Awarding Of Contracts To Lowest Bidder18 Sep 2009
Date: 18 September 2009
Question No. 104 (by Er Lee Bee Wah, MP for Ang Mo Kio GRC):
To ask the Minister for Finance (a) how do Government departments ensure that there will be quality in delivery before awarding a contract to the lowest bidder; (b) whether the evaluation by the Tenders Committee includes an evaluation of the ability of the contractor/vendor to perform; (c) over the last three years, how many Government projects were delayed as a result of winning bidders’ inability to perform after submitting their lowest bids; and (d) whether Government agencies are penalised when a tender is not awarded to the lowest bidder.
Question No. 121 (by Ms Irene Ng Phek Hoong, MP for Tampines GRC):
To ask the Minister for Finance (a) whether the Government supports the practice of best sourcing as opposed to cheap sourcing in its public tenders; and (b) whether the latest Auditor-General's Report which states that the Ministry of Education could have saved on its school cleaning contracts if it had considered contractors who were priced below the market norm, is sending the wrong signal.
Reply by Finance Minister Tharman Shanmugaratnam:
The Government procurement regime is premised on the principles of open and fair competition, transparency and Value-for-Money (VFM). When government agencies call for tender to procure goods and services, they would stipulate their evaluation criteria upfront. These would include not only price alone, but also other criteria that would enable the agencies to assess the vendors’ ability to deliver, such as their track records for comparable contracts and their financial health, as well as criteria relating to the quality of goods and services required.
As regards the reasons why some winning bidders are unable to fulfil their contracts on time, there are many. However, there is no empirical evidence linking delays to vendors who had submitted the lowest bids. In any case, Government agencies would take any tardiness into account when assessing the track records of bidders. I would like to assure the House that Government agencies do not award tenders based on price considerations alone. In fact, about one in three government tenders are not awarded to the lowest bidders.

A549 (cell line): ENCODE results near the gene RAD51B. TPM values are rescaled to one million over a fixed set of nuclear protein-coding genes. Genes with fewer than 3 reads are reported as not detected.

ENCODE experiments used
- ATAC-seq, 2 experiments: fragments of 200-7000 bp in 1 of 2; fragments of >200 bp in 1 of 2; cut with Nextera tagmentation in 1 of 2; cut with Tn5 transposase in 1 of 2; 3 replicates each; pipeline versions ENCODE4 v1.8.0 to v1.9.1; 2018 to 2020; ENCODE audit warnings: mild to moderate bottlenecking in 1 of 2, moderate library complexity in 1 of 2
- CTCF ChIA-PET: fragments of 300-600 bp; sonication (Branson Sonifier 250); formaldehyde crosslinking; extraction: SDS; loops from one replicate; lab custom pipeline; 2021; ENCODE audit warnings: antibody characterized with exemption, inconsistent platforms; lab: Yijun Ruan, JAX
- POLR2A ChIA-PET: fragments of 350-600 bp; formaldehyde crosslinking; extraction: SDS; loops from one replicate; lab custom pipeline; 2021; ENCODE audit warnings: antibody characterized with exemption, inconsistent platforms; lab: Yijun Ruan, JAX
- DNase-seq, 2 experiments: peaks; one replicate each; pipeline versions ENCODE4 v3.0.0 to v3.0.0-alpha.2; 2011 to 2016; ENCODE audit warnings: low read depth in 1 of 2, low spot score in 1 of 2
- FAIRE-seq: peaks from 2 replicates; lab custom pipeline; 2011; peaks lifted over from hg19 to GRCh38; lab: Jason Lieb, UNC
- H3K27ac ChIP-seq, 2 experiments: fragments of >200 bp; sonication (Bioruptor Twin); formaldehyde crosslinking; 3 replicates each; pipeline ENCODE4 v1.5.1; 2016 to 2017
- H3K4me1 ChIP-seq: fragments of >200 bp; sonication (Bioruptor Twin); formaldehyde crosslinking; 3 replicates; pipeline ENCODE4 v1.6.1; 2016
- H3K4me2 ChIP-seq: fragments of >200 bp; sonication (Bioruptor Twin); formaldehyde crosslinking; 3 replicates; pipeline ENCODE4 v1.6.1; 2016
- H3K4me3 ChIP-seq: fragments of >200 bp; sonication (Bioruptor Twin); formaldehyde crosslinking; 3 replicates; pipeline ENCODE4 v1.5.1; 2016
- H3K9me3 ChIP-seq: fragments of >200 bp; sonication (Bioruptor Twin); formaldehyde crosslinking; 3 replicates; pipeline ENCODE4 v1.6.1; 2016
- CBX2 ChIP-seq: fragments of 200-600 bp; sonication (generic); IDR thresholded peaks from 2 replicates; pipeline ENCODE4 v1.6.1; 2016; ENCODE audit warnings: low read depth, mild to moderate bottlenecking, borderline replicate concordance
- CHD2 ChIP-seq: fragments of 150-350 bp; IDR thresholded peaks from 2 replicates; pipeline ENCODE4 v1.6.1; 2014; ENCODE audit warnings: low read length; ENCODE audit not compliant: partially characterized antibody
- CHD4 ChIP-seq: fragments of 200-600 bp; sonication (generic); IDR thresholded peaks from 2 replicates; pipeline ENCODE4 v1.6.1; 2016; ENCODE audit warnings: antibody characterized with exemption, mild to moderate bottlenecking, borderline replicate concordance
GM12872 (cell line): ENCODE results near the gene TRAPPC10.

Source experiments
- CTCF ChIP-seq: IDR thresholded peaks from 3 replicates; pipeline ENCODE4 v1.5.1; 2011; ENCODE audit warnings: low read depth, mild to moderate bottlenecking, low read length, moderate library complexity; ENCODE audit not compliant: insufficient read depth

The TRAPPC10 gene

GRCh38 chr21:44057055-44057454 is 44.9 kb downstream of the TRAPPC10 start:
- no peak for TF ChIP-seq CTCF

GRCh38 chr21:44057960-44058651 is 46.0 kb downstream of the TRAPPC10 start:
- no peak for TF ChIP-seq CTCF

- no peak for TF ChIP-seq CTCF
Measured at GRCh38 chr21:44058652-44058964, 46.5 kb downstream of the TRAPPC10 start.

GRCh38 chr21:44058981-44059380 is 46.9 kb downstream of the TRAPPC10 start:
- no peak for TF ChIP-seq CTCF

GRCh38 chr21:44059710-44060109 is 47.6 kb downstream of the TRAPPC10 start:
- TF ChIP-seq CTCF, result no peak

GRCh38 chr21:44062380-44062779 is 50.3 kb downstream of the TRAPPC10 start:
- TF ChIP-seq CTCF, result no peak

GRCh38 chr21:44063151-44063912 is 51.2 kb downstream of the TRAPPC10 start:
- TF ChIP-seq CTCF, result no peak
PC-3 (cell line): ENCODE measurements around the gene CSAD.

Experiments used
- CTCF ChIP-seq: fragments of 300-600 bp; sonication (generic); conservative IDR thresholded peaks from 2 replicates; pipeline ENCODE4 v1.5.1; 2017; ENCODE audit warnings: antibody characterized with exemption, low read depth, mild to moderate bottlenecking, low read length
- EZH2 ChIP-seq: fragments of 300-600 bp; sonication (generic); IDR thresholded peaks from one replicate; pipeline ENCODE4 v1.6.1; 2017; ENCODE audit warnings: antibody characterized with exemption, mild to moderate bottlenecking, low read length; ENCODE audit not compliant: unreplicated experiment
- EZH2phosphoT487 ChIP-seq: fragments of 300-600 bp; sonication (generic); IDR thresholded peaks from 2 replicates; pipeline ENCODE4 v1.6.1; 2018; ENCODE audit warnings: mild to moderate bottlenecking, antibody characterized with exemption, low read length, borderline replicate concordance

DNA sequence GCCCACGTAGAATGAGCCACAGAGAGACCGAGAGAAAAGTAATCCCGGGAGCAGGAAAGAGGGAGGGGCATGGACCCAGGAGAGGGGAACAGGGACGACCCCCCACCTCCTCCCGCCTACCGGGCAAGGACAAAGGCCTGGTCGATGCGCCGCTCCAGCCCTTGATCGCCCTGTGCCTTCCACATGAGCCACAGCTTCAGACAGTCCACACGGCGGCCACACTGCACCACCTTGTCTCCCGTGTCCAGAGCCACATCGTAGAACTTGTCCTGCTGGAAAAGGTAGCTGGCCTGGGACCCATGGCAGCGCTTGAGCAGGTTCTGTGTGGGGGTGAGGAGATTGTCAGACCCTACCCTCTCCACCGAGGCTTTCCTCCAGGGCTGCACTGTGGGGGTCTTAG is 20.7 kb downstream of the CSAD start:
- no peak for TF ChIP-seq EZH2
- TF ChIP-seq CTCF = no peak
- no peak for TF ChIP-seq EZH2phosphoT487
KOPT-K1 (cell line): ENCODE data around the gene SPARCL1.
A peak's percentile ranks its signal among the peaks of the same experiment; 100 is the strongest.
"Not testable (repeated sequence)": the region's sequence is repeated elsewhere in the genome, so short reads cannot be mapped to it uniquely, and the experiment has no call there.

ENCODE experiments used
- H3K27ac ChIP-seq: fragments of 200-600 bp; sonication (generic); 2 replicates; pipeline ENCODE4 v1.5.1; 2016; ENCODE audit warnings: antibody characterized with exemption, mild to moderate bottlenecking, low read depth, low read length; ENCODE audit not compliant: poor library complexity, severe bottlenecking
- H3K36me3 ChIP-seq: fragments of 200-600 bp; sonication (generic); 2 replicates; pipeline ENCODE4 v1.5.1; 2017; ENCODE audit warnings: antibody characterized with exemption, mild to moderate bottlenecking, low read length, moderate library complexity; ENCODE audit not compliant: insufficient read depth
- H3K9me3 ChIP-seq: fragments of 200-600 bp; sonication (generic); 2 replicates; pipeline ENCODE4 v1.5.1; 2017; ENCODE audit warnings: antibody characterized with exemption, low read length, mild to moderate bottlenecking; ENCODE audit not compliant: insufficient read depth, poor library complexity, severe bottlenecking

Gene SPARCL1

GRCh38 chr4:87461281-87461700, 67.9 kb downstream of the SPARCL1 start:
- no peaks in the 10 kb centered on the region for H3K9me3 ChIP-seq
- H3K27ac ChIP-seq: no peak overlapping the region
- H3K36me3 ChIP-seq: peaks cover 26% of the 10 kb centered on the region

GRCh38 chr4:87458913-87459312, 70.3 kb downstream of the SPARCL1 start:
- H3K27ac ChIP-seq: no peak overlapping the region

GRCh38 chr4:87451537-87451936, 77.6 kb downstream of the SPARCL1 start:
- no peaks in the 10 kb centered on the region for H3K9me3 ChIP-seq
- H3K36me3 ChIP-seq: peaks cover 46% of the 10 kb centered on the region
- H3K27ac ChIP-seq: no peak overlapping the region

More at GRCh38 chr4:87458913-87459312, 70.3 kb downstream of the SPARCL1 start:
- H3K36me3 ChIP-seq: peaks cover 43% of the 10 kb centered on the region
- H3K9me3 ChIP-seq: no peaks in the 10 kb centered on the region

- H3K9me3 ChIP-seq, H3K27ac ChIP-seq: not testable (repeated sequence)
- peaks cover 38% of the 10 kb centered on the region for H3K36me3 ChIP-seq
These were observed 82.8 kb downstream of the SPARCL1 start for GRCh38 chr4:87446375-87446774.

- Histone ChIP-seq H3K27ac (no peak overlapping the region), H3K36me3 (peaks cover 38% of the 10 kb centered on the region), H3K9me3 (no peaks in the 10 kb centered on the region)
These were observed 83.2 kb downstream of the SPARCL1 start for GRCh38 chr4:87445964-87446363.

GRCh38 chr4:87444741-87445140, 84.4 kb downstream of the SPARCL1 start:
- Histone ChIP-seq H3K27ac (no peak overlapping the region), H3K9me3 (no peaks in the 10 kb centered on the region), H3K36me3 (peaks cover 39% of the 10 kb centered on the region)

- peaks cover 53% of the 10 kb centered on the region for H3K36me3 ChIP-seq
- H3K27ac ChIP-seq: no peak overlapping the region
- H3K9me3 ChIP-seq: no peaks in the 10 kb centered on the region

A similar approach is taken in the Best Sourcing Initiative which was launched in 2004. Under this initiative, government agencies would identify non-strategic functions and market-test them to see if they could be performed by external parties in a more cost-effective manner. Since 2004, 292 functions have been outsourced after market-testing, with contracts amounting to around $1.9bn.
Let me assure the House that government agencies do not "cheap-source". Even when agencies assess that certain functions can be more cost-effectively done by external parties, they would need to ensure that the vendors so selected are able to deliver quality services.
In this context, my Ministry agrees with the Auditor-General’s observation that vendors whose bids are marginally below market norms should not be rejected outright; instead ministries should evaluate vendors holistically, taking into account other factors including the their track records and quality requirements.
That said, the Government strives to set a good example on responsible best sourcing or outsourcing. To this end, MOF had worked with MOM and union representatives in 2008 to issue the Tripartite Advisory on Responsible Outsourcing Activities to guide employers on good practices in this area. We will continue to monitor developments in the industry to incorporate best practices into our Best Sourcing initiative.